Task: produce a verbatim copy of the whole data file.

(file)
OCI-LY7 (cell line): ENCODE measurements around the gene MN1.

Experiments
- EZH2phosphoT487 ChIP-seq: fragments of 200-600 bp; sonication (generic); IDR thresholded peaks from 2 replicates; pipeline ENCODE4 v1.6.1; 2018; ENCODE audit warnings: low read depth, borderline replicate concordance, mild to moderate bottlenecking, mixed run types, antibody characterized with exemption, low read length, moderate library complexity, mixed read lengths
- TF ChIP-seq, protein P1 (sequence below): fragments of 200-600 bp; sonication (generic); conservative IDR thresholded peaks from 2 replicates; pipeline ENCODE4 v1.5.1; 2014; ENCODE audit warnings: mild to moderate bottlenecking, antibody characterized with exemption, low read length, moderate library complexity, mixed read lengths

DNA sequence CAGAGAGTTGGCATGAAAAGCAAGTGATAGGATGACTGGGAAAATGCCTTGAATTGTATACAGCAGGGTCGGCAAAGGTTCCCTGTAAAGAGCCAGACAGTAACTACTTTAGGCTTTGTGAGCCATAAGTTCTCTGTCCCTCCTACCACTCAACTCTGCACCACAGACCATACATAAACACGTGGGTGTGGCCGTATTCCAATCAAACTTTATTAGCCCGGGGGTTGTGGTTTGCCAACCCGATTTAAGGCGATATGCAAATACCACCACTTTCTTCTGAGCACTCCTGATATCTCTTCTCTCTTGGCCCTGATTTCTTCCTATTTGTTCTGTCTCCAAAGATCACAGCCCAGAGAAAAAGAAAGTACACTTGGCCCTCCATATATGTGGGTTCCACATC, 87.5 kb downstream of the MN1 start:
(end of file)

OCI-LY7 (cell line): ENCODE measurements around the gene MN1.

Experiments
- EZH2phosphoT487 ChIP-seq: fragments of 200-600 bp; sonication (generic); IDR thresholded peaks from 2 replicates; pipeline ENCODE4 v1.6.1; 2018; ENCODE audit warnings: low read depth, borderline replicate concordance, mild to moderate bottlenecking, mixed run types, antibody characterized with exemption, low read length, moderate library complexity, mixed read lengths
- TF ChIP-seq, protein P1 (sequence below): fragments of 200-600 bp; sonication (generic); conservative IDR thresholded peaks from 2 replicates; pipeline ENCODE4 v1.5.1; 2014; ENCODE audit warnings: mild to moderate bottlenecking, antibody characterized with exemption, low read length, moderate library complexity, mixed read lengths

DNA sequence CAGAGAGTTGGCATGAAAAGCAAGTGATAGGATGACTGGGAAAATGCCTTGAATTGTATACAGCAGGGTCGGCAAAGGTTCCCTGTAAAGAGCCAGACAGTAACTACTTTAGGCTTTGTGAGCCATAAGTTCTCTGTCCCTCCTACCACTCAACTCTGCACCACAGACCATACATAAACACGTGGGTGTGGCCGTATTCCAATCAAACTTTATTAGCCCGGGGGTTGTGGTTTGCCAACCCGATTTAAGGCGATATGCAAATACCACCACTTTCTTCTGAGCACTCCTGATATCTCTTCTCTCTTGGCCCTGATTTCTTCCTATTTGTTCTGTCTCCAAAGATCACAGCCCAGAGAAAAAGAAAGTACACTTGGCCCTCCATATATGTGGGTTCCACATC, 87.5 kb downstream of the MN1 start: